Neil Young, the co-founder and CEO of a startup called N3twork, isn’t unreservedly in love with the web. He says that it isn’t organized in a way that maps to the human brain, is too hard to search and isn’t designed for modern devices. He also isn’t afraid of big challenges: His company aims to fix everything that’s wrong with the web with a new app for the iPhone and iPad that’s neatly organized by topic and populated with content shared by real people. He calls the concept the “Internet of Interests.”
N3twork (you’ve already surmised that the “3″ is pronounced like an “E”) is launching today in a sort of semi-closed beta. Anyone can download it from the App Store and peruse a generic feed of content that members are posting. But in order to fully participate, you’ll need to apply for an invite, which the company says it’ll fulfill as swiftly as possible. Young — formerly of mobile game developer Ngmoco, and not the Neil Young who’s currently working on a music player — recently previewed the app for me and provided me with an early-access version.
I haven’t seen anything else that’s based on exactly the same idea as N3twork, but aspects of it remind me of a number of other services. It feels a little like a more group-oriented Pinterest, or a Twitter in which hashtags are mandatory. Because it’s topic-driven, you might use it for stuff you’d otherwise do in Facebook‘s Groups or as a Flipboard magazine. It also made me think of two defunct services: Clipboard and Chime.in.
The app is built around subject-specific channels with hashtags for names: #CARS, #INTERIORDESIGN, #FUNNY, #GREATOUTDOORS, #LEICA and anything else a member decides to create. Every channel is collaborative, since anyone can contribute to it. Each post can consist of up to three items: photos, videos and/or links to web pages, all of which you can grab using a built-in web browser. And there are Facebook-like options for commenting on items, liking them and reposting them.
I tried the iPad version of the app, which is slick, highly visual and addictively browsable in the way the best content-oriented apps are. There’s even a neat mode that lets you beam a slideshow-like view of a feed to a TV equipped with an Apple TV box.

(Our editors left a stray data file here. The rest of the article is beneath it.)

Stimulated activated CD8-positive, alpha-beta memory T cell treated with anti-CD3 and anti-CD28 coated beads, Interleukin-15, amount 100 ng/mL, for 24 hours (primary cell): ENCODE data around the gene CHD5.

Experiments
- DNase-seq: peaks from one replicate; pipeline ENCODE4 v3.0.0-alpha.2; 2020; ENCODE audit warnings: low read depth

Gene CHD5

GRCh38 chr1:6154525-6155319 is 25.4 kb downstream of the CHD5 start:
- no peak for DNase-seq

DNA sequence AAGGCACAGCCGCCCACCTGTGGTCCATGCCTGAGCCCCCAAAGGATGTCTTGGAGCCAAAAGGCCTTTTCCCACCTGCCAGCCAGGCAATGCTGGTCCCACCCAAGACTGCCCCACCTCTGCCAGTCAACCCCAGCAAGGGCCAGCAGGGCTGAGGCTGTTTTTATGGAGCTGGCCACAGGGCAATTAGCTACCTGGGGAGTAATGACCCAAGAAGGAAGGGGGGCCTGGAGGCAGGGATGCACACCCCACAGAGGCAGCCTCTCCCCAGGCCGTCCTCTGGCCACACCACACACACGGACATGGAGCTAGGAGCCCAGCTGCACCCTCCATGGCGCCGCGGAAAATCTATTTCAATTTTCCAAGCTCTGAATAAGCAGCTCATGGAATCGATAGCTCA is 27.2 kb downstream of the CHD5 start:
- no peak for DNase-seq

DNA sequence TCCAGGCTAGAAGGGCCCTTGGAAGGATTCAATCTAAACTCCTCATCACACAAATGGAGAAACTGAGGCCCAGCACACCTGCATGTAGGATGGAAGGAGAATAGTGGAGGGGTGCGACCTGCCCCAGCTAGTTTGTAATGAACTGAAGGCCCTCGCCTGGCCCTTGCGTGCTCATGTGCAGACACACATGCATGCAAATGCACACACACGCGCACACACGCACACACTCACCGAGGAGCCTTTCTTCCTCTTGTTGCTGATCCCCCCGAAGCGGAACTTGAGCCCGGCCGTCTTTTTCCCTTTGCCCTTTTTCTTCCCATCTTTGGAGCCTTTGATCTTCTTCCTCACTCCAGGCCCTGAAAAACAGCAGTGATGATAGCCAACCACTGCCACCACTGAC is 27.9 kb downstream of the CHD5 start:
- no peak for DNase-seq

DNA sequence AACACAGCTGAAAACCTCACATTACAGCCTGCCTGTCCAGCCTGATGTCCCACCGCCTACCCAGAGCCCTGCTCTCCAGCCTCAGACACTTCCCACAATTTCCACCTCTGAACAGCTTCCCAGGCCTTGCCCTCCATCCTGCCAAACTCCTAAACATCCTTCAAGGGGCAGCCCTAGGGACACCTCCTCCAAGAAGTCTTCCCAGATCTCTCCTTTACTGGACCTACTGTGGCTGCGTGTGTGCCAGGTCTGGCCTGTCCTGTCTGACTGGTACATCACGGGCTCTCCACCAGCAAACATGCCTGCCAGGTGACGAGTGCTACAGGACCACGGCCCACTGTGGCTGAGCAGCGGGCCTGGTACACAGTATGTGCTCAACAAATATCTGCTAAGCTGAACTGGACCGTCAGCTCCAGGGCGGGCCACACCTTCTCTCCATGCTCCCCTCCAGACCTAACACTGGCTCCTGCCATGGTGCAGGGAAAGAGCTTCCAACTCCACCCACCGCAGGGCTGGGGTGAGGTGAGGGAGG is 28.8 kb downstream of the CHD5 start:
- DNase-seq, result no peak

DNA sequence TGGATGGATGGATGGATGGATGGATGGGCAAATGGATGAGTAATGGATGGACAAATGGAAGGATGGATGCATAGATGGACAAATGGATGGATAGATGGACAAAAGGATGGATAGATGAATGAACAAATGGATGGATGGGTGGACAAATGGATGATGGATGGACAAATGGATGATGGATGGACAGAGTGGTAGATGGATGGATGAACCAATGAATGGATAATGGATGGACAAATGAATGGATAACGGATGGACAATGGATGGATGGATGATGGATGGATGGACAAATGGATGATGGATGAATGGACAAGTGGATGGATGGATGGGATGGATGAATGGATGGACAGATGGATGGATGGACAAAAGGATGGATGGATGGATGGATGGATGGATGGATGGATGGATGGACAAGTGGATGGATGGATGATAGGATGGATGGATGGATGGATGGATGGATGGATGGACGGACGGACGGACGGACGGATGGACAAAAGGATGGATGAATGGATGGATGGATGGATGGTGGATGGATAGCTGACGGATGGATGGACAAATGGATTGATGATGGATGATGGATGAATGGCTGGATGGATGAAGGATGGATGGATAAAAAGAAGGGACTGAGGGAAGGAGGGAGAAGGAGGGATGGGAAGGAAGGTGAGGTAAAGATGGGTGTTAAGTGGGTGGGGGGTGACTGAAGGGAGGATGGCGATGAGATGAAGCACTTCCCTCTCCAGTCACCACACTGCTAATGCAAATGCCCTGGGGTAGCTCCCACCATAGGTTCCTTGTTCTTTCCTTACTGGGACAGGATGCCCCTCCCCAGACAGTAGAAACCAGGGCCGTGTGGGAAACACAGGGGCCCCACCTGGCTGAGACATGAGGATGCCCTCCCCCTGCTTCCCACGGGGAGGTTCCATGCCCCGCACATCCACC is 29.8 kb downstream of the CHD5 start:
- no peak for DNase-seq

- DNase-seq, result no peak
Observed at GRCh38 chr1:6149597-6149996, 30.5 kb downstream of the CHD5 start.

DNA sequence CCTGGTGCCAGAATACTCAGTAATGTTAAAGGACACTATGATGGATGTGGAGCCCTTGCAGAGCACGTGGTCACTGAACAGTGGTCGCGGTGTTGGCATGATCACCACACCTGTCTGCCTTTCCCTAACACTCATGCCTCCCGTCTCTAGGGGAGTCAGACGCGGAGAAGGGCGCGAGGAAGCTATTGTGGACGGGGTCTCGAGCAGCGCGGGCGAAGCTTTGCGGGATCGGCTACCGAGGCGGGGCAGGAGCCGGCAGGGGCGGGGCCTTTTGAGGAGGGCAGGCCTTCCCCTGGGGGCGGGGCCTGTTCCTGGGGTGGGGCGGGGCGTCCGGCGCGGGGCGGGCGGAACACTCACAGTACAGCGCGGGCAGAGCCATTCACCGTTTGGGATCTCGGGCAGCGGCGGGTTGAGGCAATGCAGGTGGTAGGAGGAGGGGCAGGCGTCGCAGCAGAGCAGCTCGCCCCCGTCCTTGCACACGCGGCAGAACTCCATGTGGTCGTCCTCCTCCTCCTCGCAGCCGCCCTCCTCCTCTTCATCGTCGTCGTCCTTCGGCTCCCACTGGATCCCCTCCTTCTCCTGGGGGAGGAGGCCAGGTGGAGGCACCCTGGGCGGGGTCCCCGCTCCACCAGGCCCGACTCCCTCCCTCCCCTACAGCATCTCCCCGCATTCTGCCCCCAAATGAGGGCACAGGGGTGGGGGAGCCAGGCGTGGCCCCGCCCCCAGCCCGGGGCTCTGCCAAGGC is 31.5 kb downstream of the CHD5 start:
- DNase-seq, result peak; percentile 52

Certain aspects of N3twork, in its current form, don’t feel fully baked. As far as I can tell, there’s no way to see the full names of other members or even brief Twitter-style profiles, or to pull up a list of the channels they follow. (That gives it a slightly impersonal feel.) I also don’t understand why you can only assign a post to a single channel as you’re creating it. After it’s up, you can repost it to others.
Young may think that web search is imperfect, but the current form of N3twork barely has a search feature at all — it finds only channels by their name and any assigned keywords, not individual items. That means that the odds are pretty high that things you’d like will go undiscovered; the app, for now, is really about serendipitous exploration rather than research.
N3twork’s biggest challenge is the same once faced by any new app or service that aims to serve, essentially, as a container for content created and curated by its members: It needs to find a quorum of wildly enthusiastic users who’ll fill it up with great stuff. When I checked it out, there was just a trickle of content. For instance, nobody had contributed to #TECHNEWS in more than two weeks. #SANFRANCISCO had a grand total of two items; #NEWYORK, #BOSTON and #CHICAGO didn’t exist. #JFK had plenty of material, but nobody had bothered to create #OBAMA.
Until an app is fully open to the public, it’s hard to predict whether such a quorum will form itself. (Chime.in, which I was excited about, never went anywhere and died in less than two years.) Still, it’s not too early to say that N3twork has potential. It wouldn’t have to be a better Internet than the Internet to attract a crowd and make a name for itself.